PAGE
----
Brit forced to donate house full of souvenirs after being kicked out of Ryanair flight to Spain
A house of treasured memories had to be donated after a retiree was banned from a Ryanair flight to Spain.
Kristina Walker was in the process of selling her second home in Alicante after beating cancer, but was stranded at Stansted airport, the Mirror reports.
The 74-year-old said she carefully checked the airline’s website, organized coronavirus tests and obtained what she believed to be all the forms.
But since she did not have a letter from the Spanish government approving the trip, she could not board the plane.
Due to the absence of the theft, the retiree and her 75-year-old partner, from Suffolk, had to hire a company to clear the house of her belongings before the key collection date.
“We had to ask a charity to take everything,” Kristina said. “It had to be done on Thursday. It was no longer under our control on Friday. There were sentimental things in there, from 18 years of living in Spain. They all went to a charity shop. I got, these are pictures from our realtor. “
As of April 1, the British have been allowed to travel to Spain to examine, sell or finalize the sale of a property, in accordance with UK government rules.
Kristina tried to explain this to a Ryanair staff member, only to be told without any compassion that she couldn’t fly.
The decision left the couple £ 1,400 out of pocket, after paying for flights, tests, a rental car and two weeks of airport parking which they used for just several hours.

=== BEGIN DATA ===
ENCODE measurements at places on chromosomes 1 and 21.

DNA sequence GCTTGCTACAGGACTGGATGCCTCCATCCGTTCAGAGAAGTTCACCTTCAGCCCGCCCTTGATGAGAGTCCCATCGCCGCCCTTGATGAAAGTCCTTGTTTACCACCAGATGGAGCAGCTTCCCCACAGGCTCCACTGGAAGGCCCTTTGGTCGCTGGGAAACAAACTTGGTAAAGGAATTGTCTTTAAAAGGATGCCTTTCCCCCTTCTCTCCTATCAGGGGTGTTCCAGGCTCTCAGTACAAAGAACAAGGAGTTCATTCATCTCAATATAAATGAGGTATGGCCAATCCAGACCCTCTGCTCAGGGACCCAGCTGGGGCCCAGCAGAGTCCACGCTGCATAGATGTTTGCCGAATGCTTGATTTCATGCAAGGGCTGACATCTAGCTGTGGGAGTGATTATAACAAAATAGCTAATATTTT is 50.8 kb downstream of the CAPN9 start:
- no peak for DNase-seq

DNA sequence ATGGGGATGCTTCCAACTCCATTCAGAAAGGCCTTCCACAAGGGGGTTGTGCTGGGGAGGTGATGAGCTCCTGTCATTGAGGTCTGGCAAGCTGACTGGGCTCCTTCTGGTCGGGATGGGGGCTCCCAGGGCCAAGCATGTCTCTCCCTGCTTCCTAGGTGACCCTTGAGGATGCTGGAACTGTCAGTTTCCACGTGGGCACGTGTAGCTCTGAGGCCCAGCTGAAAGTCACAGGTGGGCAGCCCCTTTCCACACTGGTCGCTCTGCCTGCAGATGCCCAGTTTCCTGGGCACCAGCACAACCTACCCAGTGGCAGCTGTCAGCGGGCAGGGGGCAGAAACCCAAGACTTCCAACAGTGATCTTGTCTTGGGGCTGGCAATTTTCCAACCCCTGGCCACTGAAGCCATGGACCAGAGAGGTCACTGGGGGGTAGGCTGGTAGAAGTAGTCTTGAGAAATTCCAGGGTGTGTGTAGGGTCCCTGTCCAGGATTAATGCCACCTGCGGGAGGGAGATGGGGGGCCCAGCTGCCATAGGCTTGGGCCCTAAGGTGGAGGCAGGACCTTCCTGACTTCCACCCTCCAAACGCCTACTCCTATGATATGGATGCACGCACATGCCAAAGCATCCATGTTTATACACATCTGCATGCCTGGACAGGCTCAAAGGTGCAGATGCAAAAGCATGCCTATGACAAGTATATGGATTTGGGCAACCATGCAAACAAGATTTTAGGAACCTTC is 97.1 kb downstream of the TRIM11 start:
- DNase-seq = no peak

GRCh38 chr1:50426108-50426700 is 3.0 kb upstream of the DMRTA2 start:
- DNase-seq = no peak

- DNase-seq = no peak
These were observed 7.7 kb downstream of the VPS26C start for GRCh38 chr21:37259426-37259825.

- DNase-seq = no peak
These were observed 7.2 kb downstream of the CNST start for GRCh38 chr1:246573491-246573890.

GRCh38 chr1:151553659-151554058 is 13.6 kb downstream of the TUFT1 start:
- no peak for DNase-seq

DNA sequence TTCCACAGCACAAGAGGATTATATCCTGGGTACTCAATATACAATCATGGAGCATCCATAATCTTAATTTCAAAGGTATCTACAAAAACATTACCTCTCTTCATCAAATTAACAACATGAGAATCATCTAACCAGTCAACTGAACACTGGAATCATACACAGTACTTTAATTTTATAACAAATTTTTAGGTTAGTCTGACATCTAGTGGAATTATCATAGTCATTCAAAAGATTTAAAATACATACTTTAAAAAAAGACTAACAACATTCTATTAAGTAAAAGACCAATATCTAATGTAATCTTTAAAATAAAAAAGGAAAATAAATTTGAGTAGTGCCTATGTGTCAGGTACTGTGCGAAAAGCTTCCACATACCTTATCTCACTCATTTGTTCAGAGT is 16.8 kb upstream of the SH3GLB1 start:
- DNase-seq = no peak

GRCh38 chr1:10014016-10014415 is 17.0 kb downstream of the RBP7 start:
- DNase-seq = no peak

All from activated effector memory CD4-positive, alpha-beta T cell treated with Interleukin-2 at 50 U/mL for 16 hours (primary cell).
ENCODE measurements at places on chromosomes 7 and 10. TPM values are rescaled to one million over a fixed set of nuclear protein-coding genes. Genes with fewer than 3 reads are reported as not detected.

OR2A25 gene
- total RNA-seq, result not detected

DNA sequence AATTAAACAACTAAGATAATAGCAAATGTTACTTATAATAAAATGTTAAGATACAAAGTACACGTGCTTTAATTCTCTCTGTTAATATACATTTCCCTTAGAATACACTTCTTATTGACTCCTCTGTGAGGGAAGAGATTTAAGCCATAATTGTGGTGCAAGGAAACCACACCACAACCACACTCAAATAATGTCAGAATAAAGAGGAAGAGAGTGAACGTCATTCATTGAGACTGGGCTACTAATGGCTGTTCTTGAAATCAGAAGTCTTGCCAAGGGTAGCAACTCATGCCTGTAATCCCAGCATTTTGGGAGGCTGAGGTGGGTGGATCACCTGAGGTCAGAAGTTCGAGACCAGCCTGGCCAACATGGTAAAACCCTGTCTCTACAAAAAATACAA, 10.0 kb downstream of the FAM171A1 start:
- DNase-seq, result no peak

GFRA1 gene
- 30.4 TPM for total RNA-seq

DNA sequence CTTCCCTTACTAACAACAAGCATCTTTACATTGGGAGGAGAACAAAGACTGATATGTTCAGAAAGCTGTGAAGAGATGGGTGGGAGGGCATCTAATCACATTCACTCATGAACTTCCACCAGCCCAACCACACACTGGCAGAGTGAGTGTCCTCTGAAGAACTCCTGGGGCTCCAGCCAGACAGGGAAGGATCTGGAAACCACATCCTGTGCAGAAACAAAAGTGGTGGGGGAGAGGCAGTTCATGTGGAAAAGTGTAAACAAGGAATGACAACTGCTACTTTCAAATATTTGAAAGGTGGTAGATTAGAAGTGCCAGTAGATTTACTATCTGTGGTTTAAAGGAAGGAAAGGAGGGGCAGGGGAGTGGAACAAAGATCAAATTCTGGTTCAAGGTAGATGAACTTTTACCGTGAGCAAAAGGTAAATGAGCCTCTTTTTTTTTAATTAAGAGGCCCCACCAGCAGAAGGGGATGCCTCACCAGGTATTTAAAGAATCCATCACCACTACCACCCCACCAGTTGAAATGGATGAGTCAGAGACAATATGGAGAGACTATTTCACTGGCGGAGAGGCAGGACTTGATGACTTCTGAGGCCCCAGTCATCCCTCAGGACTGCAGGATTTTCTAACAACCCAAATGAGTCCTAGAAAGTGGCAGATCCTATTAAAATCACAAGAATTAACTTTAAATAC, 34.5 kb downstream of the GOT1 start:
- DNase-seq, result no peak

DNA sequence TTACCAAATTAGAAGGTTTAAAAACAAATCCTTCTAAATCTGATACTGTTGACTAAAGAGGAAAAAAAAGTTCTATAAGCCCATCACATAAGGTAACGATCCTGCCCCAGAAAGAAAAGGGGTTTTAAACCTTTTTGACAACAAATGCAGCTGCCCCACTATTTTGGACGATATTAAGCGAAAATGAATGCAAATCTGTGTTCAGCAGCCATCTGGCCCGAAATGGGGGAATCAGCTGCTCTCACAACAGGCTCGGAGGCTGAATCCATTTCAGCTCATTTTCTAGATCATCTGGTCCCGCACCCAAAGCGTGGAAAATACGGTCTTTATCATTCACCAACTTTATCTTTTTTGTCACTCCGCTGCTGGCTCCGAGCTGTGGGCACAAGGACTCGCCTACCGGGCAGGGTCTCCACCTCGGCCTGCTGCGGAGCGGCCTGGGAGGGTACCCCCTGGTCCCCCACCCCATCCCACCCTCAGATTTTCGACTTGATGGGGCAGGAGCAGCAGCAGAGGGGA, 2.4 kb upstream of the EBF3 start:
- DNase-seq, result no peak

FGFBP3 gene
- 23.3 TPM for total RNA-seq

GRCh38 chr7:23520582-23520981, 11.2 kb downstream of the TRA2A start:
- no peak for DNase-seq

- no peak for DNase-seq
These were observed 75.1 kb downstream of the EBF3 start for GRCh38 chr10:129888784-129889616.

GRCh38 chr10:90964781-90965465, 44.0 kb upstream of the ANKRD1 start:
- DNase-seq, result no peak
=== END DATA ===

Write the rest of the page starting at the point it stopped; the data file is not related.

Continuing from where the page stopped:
“The rules should have been much clearer, from the airline as well,” continued Kristina, who claims she was denied a refund. “They shouldn’t have paid for the flight. I think they let us take the flights even though they knew we couldn’t fly.
“They just said there was no compensation and that was it. I’m currently in remission from breast cancer. That’s why we want to sell the house, in case something happens to me there. ‘to come up.”
A spokesperson for Ryanair said the company complies with all government restrictions and is alerting people to the need to know the rules in their destination country before flights.
“These passengers were denied boarding because they did not meet the entry requirements for Spain according to Spanish government regulations,” they said.
“Any passenger who needs to travel anywhere on the Ryanair network receives an email two days before departure advising them to check travel advice with the relevant authorities before their flight.”
The Mirror has contacted the Spanish government for comment.